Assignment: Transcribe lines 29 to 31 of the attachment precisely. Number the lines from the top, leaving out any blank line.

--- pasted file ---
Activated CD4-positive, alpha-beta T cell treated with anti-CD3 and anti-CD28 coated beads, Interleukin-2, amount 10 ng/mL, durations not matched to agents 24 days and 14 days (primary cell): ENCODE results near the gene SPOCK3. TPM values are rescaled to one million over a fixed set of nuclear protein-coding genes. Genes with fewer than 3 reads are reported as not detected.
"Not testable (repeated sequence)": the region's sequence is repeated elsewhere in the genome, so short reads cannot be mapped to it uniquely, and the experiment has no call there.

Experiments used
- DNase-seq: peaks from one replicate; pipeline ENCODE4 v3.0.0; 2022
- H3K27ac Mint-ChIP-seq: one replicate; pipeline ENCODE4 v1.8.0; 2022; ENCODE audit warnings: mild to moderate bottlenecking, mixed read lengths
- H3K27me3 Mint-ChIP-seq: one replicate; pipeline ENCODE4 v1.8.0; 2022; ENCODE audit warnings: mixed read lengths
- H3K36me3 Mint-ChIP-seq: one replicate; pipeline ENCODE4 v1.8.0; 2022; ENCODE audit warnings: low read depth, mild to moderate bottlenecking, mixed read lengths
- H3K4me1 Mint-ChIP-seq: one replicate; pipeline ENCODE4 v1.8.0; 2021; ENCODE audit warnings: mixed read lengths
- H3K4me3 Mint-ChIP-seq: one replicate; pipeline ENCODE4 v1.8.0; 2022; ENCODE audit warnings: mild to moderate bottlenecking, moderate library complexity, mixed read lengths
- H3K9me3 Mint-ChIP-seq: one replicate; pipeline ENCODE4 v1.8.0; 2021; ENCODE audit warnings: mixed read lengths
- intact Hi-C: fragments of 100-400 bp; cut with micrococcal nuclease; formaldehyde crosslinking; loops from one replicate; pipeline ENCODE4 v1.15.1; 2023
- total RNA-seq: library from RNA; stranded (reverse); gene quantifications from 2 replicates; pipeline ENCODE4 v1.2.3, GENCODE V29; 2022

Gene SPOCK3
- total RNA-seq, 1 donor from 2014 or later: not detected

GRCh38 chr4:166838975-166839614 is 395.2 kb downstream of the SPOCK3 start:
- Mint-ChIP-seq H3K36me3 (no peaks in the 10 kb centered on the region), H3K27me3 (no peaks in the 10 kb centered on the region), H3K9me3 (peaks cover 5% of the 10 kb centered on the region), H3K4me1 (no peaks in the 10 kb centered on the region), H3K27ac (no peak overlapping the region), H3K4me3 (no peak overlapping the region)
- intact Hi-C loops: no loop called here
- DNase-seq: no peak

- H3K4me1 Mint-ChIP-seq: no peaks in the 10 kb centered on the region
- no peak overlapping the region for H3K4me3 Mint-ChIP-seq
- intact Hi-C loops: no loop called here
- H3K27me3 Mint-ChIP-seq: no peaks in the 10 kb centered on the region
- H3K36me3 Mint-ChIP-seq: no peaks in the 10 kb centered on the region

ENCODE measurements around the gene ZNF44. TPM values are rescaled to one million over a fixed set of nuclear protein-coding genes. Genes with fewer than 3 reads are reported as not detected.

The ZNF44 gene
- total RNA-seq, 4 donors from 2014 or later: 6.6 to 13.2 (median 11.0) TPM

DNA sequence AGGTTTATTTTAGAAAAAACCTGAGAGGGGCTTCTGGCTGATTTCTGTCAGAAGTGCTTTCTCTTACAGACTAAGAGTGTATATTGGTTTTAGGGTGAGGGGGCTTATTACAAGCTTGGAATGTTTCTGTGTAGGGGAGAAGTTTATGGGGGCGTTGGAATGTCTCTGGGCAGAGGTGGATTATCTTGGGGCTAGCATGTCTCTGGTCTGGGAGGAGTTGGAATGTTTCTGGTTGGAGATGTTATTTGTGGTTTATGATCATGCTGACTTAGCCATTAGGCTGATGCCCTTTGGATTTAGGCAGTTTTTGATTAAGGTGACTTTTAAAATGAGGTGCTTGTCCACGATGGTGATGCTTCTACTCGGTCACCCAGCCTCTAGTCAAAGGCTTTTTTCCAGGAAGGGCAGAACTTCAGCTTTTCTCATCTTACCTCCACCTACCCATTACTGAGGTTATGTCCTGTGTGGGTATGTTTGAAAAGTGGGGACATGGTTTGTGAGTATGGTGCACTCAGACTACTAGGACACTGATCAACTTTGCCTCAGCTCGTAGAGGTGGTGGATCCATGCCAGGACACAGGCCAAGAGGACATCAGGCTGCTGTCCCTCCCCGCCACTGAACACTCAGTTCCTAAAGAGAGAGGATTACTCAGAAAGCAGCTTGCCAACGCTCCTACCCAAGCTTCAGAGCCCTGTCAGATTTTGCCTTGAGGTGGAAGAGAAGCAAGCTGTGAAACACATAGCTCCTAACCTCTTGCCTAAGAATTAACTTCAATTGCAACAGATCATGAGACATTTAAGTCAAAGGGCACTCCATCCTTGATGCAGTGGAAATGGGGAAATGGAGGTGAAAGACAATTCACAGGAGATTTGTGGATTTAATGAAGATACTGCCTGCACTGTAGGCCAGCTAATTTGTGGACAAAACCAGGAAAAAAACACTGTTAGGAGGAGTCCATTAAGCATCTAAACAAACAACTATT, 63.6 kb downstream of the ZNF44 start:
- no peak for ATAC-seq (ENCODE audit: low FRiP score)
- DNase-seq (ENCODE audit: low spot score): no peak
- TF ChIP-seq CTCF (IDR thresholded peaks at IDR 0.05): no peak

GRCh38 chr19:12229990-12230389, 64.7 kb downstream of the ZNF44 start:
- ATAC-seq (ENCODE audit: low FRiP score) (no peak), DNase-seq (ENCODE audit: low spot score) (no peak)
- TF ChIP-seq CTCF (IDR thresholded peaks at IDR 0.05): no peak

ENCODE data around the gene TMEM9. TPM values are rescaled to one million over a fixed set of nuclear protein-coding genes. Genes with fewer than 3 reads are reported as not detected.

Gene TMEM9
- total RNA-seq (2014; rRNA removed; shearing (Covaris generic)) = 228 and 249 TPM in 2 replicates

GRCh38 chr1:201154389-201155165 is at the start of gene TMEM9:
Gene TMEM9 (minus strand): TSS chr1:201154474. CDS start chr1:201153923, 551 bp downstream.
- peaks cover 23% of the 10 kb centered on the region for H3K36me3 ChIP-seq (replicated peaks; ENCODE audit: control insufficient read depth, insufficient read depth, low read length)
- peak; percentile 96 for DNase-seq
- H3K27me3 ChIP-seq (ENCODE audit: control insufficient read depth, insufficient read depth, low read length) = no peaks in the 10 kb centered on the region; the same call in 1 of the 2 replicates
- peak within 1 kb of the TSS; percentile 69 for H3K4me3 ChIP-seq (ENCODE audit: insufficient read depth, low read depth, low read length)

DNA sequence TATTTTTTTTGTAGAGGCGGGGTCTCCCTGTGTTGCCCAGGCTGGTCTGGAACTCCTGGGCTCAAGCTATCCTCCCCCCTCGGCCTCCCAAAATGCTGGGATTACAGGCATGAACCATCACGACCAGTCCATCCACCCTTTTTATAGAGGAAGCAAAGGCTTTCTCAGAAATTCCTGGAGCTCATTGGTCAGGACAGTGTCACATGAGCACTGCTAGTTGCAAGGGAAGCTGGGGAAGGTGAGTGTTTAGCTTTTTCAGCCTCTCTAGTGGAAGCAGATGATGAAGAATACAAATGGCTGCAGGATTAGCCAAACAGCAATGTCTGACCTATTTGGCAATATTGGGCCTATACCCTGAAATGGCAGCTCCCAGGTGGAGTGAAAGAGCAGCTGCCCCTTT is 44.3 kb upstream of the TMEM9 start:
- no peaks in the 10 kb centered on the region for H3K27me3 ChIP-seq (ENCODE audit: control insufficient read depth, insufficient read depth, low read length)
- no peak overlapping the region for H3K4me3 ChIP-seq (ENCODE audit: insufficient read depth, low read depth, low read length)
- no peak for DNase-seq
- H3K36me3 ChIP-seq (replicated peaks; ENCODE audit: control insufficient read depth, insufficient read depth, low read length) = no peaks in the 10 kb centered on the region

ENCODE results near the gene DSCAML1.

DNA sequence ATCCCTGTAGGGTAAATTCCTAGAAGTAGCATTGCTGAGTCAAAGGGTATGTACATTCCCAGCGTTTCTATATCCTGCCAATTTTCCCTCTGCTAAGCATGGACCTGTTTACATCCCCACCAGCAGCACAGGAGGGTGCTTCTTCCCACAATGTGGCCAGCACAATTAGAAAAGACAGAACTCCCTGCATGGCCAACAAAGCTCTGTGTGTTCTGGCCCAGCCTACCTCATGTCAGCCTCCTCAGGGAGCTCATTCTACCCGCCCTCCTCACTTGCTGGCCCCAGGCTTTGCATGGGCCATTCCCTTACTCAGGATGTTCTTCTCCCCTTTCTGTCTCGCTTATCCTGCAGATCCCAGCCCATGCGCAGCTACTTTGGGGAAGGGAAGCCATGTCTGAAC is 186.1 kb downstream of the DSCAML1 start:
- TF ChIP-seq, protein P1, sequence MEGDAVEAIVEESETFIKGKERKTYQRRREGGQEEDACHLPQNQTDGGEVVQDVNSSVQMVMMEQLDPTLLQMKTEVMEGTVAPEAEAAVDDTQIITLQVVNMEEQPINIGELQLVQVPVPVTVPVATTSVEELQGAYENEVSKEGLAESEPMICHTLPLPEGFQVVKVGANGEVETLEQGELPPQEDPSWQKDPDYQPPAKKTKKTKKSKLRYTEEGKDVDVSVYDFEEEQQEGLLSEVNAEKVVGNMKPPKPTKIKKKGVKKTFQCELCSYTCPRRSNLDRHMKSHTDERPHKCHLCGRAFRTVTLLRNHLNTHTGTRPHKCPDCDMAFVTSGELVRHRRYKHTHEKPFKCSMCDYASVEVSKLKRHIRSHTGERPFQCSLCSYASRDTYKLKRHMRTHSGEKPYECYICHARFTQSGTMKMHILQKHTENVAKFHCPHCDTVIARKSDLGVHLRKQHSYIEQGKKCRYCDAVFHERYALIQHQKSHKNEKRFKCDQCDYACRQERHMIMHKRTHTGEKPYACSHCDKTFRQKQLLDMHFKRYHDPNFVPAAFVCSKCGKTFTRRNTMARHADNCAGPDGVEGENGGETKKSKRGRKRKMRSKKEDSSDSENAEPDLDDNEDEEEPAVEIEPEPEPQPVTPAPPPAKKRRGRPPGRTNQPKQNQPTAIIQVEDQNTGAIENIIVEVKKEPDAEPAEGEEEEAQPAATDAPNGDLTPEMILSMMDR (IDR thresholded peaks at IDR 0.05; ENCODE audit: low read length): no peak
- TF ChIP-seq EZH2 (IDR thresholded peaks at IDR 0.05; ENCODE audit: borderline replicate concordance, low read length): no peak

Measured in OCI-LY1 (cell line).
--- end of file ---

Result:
- DNase-seq (ENCODE audit: low spot score): no peak
- TF ChIP-seq CTCF (IDR thresholded peaks at IDR 0.05): no peak

GRCh38 chr19:12229990-12230389, 64.7 kb downstream of the ZNF44 start: